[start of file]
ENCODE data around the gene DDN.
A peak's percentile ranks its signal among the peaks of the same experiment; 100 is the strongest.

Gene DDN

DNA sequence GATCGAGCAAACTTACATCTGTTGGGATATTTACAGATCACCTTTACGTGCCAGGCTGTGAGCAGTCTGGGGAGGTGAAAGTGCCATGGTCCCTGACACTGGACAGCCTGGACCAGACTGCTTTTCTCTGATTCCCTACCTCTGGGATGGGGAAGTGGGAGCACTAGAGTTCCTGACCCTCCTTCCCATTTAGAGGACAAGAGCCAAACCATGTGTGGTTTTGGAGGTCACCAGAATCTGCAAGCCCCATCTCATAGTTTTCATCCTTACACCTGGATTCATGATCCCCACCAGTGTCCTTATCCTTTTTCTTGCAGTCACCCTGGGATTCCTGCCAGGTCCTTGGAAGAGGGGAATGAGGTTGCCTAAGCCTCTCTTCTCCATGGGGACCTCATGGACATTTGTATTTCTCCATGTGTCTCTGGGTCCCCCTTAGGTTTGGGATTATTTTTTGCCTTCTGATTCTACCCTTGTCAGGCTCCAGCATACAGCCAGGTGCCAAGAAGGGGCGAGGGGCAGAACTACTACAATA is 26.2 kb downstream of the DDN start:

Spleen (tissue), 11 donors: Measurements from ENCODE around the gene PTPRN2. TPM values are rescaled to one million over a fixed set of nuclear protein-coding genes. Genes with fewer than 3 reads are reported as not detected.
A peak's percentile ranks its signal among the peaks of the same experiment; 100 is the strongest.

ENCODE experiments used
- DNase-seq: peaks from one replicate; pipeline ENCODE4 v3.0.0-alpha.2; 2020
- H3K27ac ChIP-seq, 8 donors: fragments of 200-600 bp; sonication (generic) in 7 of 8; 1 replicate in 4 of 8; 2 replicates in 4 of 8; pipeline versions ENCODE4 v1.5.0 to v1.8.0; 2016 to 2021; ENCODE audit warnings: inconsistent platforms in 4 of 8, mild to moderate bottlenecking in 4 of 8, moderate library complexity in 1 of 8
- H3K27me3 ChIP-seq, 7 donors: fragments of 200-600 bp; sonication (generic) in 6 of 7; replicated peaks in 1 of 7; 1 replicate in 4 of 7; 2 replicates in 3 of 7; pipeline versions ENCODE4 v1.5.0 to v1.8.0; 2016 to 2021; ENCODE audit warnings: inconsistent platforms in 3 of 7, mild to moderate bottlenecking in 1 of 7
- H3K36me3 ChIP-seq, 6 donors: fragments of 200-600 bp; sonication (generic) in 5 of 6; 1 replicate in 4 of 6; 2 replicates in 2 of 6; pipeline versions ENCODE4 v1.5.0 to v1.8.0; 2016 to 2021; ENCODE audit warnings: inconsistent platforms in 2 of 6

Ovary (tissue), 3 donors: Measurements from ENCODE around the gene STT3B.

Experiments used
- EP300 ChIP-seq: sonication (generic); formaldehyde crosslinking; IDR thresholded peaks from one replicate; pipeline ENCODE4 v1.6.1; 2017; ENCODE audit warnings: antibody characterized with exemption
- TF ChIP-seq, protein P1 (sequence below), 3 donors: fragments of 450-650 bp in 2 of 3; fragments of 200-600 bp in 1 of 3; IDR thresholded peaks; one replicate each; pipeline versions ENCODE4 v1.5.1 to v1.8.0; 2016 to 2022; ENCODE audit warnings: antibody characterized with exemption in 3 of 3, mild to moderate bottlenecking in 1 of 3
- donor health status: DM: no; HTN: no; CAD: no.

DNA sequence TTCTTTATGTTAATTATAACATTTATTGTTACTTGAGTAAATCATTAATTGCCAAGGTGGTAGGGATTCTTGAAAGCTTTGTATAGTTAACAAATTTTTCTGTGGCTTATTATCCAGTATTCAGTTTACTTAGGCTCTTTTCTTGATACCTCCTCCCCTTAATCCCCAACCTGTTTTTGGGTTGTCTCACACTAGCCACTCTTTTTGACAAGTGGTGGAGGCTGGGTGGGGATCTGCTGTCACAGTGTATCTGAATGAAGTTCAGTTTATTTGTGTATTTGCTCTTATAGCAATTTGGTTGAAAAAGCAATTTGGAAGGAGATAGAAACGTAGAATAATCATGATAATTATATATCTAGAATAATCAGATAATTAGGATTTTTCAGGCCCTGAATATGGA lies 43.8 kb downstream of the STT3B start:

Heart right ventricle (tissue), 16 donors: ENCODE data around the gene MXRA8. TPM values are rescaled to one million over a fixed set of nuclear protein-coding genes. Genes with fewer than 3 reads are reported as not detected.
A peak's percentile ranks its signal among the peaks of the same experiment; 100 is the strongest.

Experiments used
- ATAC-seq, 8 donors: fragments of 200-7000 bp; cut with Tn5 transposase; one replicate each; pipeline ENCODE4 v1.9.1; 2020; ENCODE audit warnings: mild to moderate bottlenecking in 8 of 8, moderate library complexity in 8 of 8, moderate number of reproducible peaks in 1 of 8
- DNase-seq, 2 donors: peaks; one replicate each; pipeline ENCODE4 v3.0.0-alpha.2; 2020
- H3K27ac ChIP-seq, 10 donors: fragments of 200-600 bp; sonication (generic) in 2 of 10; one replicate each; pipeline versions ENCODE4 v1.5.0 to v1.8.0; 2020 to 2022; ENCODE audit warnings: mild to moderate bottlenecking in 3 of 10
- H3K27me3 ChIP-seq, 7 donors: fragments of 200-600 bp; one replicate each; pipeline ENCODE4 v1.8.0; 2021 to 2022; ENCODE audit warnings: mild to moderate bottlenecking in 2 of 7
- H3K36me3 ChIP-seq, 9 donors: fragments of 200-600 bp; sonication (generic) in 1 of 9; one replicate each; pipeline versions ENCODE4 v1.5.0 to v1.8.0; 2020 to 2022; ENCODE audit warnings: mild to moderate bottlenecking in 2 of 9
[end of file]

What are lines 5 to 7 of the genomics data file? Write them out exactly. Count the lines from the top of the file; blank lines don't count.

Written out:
Spleen (tissue), 11 donors: Measurements from ENCODE around the gene PTPRN2. TPM values are rescaled to one million over a fixed set of nuclear protein-coding genes. Genes with fewer than 3 reads are reported as not detected.
A peak's percentile ranks its signal among the peaks of the same experiment; 100 is the strongest.

ENCODE experiments used